I recently penned this little piece for my economics class, and I thought it might be cool (in a great, nerdy sort of way) to share– especially given the fact that my campo mom, who receives money each month from her son in the States, and I discussed the topic over our beans and rice this weekend. Did I mention that I love studying abroad?
We live in a world that is consistently being revolutionized by travel and technology. Our 21st century eyes have seen many gloriously new things, but we also cannot help but notice the suffering that still exists in this world and the tug on our hearts to do something about it. What many don’t realize is that this is a fundamentally economic concern as well. We ought to harness our latest technology, the mobile payment systems and cryptocurrencies, to help alleviate our most ancient problem, world poverty, through remittances. Remittances are the funds sent home by migrant workers and they currently are entangled by many restrictions. In this article, I will illustrate the current problems regarding remittances, how remittances and bitcoin (the most popular cryptocurrency) make a great pair, and why everyone should care.
Perhaps your civic-minded friend emailed you the link to Dilip Ratha’s TED talk or very possibly you know someone who sends money home each month, but hopefully by now it is self-explanatory to extoll the virtues of remittances. They alleviate poverty and allow the receivers to stimulate their local economies most effectively—thus providing a mutually beneficial exchange that traditional foreign aid never could replicate. So what are the two major obstacles currently facing this system? The first is the exorbitant fees charged for sending and receiving the money. Remittances are a huge financial market, totaling up to $414 billion in the last year, and The World Bank confirms that, “cutting prices by at least 5 percentage points can save up to $16 billion a year.” That is an extra $16 billion in the households who need it the most, spending and investing it in the economies that need it the most. I believe that it is high time for developed countries to realize that we can best assist developing countries simply by harnessing the power of remittances and removing the current barriers that prevent impoverished families from receiving the hard earned money of their relatives. This is where bitcoin, the digital currency that lends itself to an innovative payment network, comes in. Ken Miller, the COO of Gem and advisor to Square, defends bitcoin in an article published earlier this year, “Given the inherent near-zero cost of bitcoin, if it never had any other application in the world other than to eliminate these double-digit fees and get most of that $5 billion in the hands of people whose lives would be dramatically improved, then that’s a problem worth eradicating with this solution.”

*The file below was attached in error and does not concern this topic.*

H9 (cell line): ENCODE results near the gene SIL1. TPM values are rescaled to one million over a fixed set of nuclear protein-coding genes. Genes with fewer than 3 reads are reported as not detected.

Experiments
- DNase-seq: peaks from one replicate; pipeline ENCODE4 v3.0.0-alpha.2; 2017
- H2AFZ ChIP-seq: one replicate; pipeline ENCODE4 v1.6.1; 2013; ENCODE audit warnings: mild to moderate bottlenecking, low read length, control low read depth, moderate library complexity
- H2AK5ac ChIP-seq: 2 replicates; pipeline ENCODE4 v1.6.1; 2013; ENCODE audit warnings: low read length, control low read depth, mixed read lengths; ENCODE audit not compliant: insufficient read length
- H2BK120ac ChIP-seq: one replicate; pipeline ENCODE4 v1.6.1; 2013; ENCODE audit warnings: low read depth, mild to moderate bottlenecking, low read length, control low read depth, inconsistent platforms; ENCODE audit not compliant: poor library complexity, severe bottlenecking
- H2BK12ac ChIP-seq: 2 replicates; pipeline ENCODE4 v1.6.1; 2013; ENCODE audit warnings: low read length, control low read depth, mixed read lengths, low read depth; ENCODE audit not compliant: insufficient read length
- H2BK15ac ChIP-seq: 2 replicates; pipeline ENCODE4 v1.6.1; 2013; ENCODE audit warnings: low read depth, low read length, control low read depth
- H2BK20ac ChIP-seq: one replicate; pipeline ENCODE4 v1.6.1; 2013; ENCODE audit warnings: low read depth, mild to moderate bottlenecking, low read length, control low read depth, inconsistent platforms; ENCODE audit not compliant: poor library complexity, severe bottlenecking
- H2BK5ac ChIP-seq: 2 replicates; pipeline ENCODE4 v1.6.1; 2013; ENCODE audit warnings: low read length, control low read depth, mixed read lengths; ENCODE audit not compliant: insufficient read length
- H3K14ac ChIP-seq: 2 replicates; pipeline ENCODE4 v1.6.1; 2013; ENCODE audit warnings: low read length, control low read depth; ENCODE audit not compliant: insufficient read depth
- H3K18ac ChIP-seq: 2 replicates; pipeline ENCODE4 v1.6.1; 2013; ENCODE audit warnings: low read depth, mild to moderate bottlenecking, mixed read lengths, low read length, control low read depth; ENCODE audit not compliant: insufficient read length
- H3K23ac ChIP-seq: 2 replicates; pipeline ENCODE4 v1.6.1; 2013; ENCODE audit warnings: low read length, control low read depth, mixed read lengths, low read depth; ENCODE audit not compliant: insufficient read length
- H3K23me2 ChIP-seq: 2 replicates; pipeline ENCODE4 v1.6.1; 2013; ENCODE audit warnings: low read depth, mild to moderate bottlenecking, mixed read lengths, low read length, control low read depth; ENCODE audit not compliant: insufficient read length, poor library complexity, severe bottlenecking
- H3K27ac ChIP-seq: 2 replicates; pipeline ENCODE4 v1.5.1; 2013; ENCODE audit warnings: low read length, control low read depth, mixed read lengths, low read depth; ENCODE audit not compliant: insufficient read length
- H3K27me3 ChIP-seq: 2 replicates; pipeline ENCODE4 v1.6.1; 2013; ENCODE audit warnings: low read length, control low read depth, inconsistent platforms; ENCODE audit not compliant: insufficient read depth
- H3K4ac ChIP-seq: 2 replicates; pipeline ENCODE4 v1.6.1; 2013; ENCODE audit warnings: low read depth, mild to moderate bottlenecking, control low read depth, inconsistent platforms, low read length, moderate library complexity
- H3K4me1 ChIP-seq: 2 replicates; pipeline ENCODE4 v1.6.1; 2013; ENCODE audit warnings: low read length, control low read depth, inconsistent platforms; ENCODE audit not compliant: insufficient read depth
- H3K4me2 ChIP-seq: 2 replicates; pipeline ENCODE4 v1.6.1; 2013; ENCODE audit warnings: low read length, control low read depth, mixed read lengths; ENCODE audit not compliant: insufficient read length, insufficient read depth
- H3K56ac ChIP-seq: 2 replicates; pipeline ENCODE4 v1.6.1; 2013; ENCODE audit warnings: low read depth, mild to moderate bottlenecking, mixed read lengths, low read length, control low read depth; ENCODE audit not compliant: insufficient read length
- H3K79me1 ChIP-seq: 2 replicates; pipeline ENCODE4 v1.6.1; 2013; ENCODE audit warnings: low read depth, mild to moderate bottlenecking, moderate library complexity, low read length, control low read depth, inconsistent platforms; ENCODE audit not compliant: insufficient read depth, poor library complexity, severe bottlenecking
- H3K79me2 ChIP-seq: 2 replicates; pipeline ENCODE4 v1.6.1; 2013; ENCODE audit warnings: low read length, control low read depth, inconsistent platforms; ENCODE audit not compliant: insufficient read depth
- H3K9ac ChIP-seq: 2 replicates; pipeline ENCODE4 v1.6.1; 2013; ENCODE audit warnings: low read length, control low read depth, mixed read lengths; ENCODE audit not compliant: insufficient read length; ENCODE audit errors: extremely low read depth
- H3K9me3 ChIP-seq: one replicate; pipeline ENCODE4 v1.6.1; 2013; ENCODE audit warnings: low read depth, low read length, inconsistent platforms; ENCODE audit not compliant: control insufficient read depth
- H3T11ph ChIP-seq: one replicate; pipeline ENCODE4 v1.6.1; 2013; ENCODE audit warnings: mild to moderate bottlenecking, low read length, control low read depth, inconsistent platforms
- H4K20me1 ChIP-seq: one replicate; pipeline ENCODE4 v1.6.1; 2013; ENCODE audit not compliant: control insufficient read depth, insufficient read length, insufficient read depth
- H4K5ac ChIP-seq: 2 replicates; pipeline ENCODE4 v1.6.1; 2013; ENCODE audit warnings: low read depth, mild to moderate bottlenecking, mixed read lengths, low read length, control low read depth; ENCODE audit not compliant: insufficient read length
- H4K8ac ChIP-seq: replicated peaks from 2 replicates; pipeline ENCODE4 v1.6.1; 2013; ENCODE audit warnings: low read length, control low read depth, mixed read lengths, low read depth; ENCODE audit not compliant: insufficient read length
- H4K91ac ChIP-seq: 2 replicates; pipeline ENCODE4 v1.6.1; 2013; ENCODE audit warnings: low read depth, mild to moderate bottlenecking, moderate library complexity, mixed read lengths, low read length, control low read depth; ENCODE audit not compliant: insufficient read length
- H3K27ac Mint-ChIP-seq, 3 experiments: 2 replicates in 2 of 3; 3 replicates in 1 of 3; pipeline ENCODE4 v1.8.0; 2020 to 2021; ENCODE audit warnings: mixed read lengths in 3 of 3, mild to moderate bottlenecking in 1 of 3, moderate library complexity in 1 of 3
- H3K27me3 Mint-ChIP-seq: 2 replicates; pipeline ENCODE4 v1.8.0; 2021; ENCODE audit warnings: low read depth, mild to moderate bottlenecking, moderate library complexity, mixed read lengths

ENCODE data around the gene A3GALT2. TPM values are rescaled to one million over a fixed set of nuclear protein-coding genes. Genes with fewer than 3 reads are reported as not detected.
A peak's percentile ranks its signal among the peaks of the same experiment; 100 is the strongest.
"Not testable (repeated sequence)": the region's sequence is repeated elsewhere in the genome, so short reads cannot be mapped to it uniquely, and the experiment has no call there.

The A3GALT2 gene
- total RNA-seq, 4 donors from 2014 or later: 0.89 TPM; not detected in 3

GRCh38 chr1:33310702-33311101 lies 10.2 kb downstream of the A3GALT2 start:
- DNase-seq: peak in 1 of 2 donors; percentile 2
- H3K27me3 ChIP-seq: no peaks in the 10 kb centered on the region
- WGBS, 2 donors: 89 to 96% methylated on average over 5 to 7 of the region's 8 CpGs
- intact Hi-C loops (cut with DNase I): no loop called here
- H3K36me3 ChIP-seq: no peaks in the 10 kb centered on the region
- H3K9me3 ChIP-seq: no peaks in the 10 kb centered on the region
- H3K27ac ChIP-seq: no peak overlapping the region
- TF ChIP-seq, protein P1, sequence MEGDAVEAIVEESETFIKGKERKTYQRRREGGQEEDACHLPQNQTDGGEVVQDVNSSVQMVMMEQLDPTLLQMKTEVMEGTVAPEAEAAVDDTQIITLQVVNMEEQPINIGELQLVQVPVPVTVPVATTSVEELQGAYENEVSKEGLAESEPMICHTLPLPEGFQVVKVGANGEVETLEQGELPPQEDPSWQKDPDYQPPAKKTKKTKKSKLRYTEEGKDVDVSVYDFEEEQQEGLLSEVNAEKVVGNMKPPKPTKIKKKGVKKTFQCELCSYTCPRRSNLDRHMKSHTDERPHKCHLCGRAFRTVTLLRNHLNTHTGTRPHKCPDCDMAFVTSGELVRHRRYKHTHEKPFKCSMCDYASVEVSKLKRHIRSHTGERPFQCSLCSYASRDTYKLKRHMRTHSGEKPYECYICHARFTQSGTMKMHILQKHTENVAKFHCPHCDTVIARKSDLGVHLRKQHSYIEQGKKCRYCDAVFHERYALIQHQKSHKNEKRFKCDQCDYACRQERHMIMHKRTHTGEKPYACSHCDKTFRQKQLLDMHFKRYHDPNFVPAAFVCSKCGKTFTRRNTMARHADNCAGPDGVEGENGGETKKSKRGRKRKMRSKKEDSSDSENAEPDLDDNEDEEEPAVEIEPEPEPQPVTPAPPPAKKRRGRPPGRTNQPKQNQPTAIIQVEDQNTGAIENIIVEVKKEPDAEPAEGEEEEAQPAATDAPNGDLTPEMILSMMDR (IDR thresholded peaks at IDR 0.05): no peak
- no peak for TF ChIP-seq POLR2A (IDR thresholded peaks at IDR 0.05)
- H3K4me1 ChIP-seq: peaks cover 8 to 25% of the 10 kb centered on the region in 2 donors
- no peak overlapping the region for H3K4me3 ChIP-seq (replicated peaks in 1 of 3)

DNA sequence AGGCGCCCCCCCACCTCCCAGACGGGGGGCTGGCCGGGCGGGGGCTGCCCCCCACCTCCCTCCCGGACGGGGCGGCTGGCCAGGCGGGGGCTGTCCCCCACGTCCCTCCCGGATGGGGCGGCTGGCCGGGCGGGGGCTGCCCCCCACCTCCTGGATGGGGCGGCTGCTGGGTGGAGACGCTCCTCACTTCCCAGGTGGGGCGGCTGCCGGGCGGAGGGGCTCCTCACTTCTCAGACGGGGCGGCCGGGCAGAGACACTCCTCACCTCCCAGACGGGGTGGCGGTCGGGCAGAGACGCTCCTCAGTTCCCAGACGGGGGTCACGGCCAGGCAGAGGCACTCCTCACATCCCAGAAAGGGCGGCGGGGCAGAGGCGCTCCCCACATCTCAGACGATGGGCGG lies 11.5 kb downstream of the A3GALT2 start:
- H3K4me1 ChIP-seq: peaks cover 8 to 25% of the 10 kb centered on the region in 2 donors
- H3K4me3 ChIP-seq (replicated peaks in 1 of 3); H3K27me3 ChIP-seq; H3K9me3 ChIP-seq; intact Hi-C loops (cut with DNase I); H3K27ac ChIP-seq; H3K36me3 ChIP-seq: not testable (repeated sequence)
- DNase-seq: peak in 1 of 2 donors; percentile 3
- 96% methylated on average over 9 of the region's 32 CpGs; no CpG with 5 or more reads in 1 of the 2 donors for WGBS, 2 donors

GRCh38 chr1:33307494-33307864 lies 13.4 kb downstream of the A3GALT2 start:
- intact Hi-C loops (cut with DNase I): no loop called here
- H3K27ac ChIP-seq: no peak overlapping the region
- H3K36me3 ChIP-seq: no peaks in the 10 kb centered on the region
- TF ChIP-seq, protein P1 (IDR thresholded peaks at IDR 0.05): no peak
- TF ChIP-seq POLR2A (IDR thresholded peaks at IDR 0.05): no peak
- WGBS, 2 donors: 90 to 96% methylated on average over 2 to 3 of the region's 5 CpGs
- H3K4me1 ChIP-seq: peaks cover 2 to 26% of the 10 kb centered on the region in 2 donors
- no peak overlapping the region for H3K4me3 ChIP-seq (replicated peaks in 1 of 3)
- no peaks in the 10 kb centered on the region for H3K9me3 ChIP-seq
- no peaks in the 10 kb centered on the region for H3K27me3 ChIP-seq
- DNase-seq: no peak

Frustratingly, the second hurdle is regulatory compliance. Start-ups are itching to revolutionize the expansive remittance market by marrying it with cryptocurrencies and mobile payments, but as recent article from CoinDesk notes, “Obtaining a license in the US is the single largest barrier to entry into the remittance industry and explains, at least partially, why there has been so little innovation in the space. BitPesa tellingly opts to avoid the issue altogether and doesn’t accept customers from the US at all.” BitPesa, one of the many recognized bitcoin remittance services, is forced to leave the US (by far the largest sender of remittances) out of the picture. Innovators can only go so far, now it is up to the countries to cooperate in easing the flow of remittances.
Why should everyone care? Aside from the human desire to help our neighbors, the answer comes down to simple economics. We ought to encourage remittances in developing foreign nations because they create wealth and generate trade, thus growing the economic pie. Through increased trade and competition, everyone is ultimately better off. Not only that, but it is clear from innovative companies—think Square, Apple Pay, and even Snapchat—that the mobile payment revolution is happening around us. It is time that we recognize and harness its potential for doing good in developing nations. As consumers, producers, and compassionate human beings, it makes sense for us to throw our weight behind the union of remittances and bitcoin. Let’s do our civic duty by exerting pressure on our governments to cooperate.